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BEING A RIVER, BECOMING LAND. interweaved relations, reframed belongings

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mamae_crianca1

updated #2. portrait of my mom. 1st communion – in the catholic church, 1956. 2nd communion – with indigenous ancestors, 2019.

decolonizing family narratives, autobiographical research. ongoing since 1995.

i am river, i am land. now i know.

there is no common narrative. I have an (un)ability to speak. it is impossible to remember. nothing is exactly. 

but i dream in a language once i knew. it was one of the thousand languages of the rainforest, the languages of the beings of the day and the beings of the night. the languages that flow in its waters. the languages that resist and the ones which were killed. we should have heard them in time. it is time. time returns. are we learning to hear?

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glissant_notas

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My grandmother, born in Lisbon was named América. Due to my grandfather’s political support to Humberto Delgado in the portuguese presidential elections of 1958, they were forced to flee over the Atlantic to the marvelous city. América do Carmo became the América living in América. They had to learn the portuguese language of the other side of the ocean, full of mixtures and rhythms of Tupis and Yorubás. My father did learn it somehow, but América never lost her accent and the memories of the olive and fig trees of the gardens of her childhood.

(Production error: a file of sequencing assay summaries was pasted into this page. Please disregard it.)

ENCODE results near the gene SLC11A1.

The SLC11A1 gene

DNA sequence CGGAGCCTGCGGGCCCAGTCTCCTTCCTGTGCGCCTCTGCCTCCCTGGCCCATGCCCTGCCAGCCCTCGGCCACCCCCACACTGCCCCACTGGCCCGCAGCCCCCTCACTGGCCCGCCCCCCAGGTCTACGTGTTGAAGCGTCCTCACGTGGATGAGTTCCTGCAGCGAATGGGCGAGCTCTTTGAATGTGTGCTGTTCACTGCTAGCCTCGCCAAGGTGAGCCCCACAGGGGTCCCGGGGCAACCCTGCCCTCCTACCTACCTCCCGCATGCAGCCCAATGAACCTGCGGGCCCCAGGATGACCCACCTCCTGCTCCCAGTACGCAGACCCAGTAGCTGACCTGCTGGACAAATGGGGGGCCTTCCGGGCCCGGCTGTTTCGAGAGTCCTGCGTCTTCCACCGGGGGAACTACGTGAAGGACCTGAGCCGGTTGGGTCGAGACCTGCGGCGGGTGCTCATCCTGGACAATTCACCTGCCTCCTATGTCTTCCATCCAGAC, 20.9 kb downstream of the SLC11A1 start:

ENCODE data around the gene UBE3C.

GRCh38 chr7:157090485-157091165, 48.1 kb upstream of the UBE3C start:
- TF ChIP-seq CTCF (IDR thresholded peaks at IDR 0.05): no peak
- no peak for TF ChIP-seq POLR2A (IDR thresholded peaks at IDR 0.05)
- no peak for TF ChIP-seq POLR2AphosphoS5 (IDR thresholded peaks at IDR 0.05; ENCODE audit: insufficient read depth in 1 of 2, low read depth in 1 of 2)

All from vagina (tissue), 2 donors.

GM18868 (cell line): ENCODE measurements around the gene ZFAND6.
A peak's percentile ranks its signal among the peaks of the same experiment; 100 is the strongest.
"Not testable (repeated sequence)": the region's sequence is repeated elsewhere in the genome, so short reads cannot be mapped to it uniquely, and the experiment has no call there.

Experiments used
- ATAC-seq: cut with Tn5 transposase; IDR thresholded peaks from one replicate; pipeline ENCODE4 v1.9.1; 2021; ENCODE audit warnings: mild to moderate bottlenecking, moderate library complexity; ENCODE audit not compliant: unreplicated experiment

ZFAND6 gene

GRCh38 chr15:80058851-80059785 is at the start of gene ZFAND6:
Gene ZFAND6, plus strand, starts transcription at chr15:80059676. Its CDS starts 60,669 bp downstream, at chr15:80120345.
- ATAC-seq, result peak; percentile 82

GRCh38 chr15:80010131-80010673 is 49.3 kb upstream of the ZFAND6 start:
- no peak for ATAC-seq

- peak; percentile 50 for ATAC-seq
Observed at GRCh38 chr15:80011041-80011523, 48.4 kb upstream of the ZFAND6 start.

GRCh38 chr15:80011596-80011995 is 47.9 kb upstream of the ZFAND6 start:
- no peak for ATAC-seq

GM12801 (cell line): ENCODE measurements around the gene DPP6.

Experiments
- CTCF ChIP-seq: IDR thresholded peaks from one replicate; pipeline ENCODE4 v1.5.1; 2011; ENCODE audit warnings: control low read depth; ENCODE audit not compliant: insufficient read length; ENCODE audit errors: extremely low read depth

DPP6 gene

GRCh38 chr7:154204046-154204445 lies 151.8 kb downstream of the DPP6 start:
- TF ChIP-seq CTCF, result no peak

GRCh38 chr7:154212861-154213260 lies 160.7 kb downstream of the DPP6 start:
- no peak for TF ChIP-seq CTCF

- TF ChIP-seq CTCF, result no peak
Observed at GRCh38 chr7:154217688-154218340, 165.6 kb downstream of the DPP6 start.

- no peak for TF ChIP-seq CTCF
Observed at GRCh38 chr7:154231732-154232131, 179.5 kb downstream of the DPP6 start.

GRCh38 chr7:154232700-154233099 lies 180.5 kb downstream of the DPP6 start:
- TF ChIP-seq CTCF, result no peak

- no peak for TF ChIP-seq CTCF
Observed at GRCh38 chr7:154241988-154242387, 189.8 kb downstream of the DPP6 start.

My grandfather, born in a stilt house along the Madeira River, ate fish, monkeys and parrots until he reached the age of seven. When his mother moved to Manaus in 1924, with her six daughters and one son, none of them had surnames. Pinheiro de Souza was given to them by the catholic church. 

Couldn’t the priest pick an amazonian tree instead? Why a pine tree (pinheiro)?  Why not Jambu or Ucuúba, Maçaranduba or Urucum? Tucumã, Jutaí, Copaíba, or Jacareúba, Jatuaúba,or Uxi? The cultural and geographical origins of the family were somehow erased. Not only by the portuguese naming and catholic education, but they were literally forced to silence, to hide their indigenous past – in order to survive especially when they migrated to Rio, in 1938.  I was born a few decades later in this melting pot named Rio – the River of January, that January of 1502 when Amerigo Vespucci arrived with his crew to settle the city and start the genocide of the indigenous populations living there – the Tupinambás, a genocide followed by many others… 

Following these conjunctions of rivers and oceans, I was given 4 last names. Among these, I chose the one from my mother’s mother: Brasil. Her exactly story I don’t know, she died before I could ask. But at least Brasil is a portuguese name of a tropical tree. Its Tupi name was Ibirapitanga. Maybe I should rename myself so, Daniela Ibirapitanga. In any case Brasil has passed through female lineage for four generations by now. Born in Graz, my children (whose father has origins in Saxony and Silesia) became König Brasil…. I wonder which postcolonial, postnation-state kind of mestiçagem will emerge from this.  

Perhaps a kingdom of forests? 

I hope so. 

 

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tagged under: 2019 (un)education Daniela Brasil landscape research

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